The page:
Dipl. Akupunkteurin, TCM Fachverband Schweiz
Dipl. Herbalistin, TCM Fachverband Schweiz
Dipl. Ac. (Acupuncture) NCCAOM, USA
Dipl. C.H. (Chinese Herbology) NCCAOM, USA
Gesundheitsdirektion Kanton Zürich (Health Department) approved
Clean Needle Technique Certified
All Swiss Health Insurances (Zusatzversicherung für Komplementärmedizin) approved
EMR/RME Recognized Therapist
Master of Science (M.Sc.) Acupuncture (Oriental Medicine)
Master of Science (M.Sc.) Chinese Herbal Medicine (Oriental Medicine)
Phoenix Institute of Herbal Medicine, USA with over 3,400 hours of training. (Swiss TCM schools do not offer master’s degree programs.)
Chengdu University of Traditional Chinese Medicine in Chengdu (China)
TCM Training Program in Chinese Herbal Medicine, Tui Na, Acupuncture, And Moxibustion
Infertility and Gynecology
Dealing with Polycystic Ovary Syndrome (PCOS) – Prof. Adam Balen
Reduced ovarian reserve: is anyone too difficult to treat? – Dr. Raef Faris
Natural Cycle and Mild IVF – fertility treatment without the drugs? – Prof. Geeta Nargund
Boost fertility and prevent miscarriage with nutrition – Dr. Marilyn Glenville PhD
Male Fertility: Is there a problem and what can be done – Kevin McEleny
Fertility treatment for older women – Dr. Tarek El-Toukhy
Improving the odds of IVF working for you – Dr. Yacoub Khalaf
IVF in patients beyond their 40’s – Dr. Raul Olivares
Building Healthy Families – What you need to know about PGS – Prof. Simon Fishel
Which way now? Your fertility options if you respond poorly to IVF – Dr. Rehan Salim
IVF and cutting edge technologies – do they make a difference and the evidence for them – Prof. Simon Fishel
Dealing with and treating, endometriosis – Dr. Haitham Hamoda
Picking the best sperm (through HBA analysis with PICSI) – Dr. Lucy Richardson
Acupuncture and Herbal Treatments with IVF – Richard Blitstein
How to Effectively Treat Ovulatory Disorders with Evidence–Based Natural Medicine – Fiona Mcculloch
Frozen Embryo Cycles – Effective Strategies to Integrate Whole Systems TCM – Lee Hullender Rubin
Herbal & Acupuncture Approaches to Support Endometrial Receptivity – Keren Sela
PCOS: Getting to The Root of Infertility – Michelle Buchanan
Endometriosis: Breaking the Estrogen Dominance – Michelle Buchanan
Uterine Fibroids – 60 Years of Chinese Clinical Experience – Dr. Xu Jing–Sheng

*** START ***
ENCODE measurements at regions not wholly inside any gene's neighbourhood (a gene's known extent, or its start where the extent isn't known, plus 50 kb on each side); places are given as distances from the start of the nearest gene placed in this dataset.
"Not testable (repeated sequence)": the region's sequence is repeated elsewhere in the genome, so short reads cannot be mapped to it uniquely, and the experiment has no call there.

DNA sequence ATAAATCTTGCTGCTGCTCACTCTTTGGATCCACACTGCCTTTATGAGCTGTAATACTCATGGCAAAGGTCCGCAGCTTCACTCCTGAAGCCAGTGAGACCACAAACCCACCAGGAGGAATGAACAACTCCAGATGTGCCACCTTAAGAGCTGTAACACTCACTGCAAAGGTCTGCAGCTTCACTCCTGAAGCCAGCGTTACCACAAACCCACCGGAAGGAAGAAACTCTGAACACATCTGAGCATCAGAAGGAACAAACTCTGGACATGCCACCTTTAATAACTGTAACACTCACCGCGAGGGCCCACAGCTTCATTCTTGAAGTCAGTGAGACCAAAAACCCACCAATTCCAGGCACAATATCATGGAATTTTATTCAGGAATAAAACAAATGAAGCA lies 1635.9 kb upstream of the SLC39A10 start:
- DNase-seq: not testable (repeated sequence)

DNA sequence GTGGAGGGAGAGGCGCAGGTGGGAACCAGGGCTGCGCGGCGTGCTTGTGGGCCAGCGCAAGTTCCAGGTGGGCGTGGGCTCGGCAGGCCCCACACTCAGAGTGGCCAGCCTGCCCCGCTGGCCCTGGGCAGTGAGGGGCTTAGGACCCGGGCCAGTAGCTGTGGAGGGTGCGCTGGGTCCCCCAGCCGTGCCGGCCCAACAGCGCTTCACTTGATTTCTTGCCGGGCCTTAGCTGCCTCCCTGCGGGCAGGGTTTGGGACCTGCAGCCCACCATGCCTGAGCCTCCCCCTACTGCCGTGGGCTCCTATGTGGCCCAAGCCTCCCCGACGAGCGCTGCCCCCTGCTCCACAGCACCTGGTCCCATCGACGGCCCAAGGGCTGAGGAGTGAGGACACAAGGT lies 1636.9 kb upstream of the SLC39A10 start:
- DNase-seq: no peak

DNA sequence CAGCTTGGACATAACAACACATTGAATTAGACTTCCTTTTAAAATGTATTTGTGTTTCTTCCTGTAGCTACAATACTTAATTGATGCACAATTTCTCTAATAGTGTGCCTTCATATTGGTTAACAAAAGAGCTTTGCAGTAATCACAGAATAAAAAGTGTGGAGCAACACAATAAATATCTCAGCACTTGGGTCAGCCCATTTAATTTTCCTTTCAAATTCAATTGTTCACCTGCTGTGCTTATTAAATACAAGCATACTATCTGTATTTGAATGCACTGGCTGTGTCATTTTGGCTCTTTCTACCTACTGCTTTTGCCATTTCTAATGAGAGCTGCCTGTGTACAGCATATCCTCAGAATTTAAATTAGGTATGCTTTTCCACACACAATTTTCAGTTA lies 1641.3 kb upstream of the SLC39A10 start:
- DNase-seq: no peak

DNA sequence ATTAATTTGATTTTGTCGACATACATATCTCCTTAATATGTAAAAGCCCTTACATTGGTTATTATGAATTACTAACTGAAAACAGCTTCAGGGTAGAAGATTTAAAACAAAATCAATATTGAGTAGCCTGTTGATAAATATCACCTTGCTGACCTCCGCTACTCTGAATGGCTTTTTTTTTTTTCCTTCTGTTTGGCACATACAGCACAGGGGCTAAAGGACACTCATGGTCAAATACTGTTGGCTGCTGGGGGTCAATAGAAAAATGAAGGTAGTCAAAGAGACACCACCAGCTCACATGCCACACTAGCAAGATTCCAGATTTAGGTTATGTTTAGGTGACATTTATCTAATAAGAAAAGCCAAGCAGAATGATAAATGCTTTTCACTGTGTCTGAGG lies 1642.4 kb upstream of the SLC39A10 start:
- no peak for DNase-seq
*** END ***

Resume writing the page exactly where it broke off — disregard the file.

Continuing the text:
Pregnancy Support, Labor Preparation, And Post–Partum Care with Acupuncture and Chinese Herbs – Michelle Buchanan
Acupuncture During Pregnancy: Safe and Ethical Practice – Claudia Citkovitz, Ph.D.
PCOS: TCM Approach by Western Phenotype for Increased Clinical Efficacy and Improved – Kandance Cahill
Perimenopausal Transition: Treatment Strategies to Improve Clinical Success – Dr. Brian Grosam
Treating Complex Gynecological Conditions with Evidence–Based Acupuncture – Dr. Elisabet Stener–Victorin
Sharon Weizenbaum’s Complete Pregnancy Course Using Chinese Herbs – Sharon Weizenbaum
Habitual Miscarriage: Diagnosis and Treatment with Case Studies – Sharon Weizenbaum
PCOS TCM Approach by Western Phenotype for Increased Clinical Efficacy and Improved Fertility – Kandace Cahill
MTHFR and the Infertile Couple– A Chinese Medicine Perspective – Brandon Horn
Gynecology: Three Diseases – Giovanni Maciocia
Enhancing Fertility with Chinese Medicine – Giovanni Maciocia
The “Law” Of Gynecology: Menstrual Disorders and Infertility – Jonathan Law
Mastering Basal Body Temperature Charting to Enhance Fertility with Acupuncture and Chinese Herbs – Michelle Buchanan
…..and many more….
Japanese Meridian Therapy Acupuncture – Katsuyuki Oue, OMD (Japan)
Stroke Rehabilitation Using Xing Nao Kai Qiao Therapy – Prof. And Dr. Shi Xue Min From Tianjin University of Traditional Chinese Medicine (China)
Japanese Palpation & Acupuncture: Emotional Shen Disorders – Avi Magidoff
Mei Zen Cosmetic Acupuncture for Face, Neck, And Abdomen – Dr. Martha Lucas
Gems from The Classics: Japanese Acupuncture Seminar – Kiiko Matsumoto
Pulsynergy Made Easy – Jimmy Chang
Sports Medicine Acupuncture – Whitefield Reaves
Treating the Middle Jiao – Kiko Matsumoto
TCM Treatment for Breast Cancer – Dr. Huanbing Wen
acupuncture & herbal medicine
Zollikerstrasse 20, 8008, Zurich +41 (0)44 585 3150
TRAIN: 8 min walk from the SBB Stadelhofen
BUS/TRAM: Tram 8, 11, S18, Bus 31, to Kreuzplatz and 1 min walk
Tuesdays, Thursday, Fridays 11:00 – 19:00
- Treatments are all done by me.
- Due to Covid19, I have moved consultation to TeleMedicine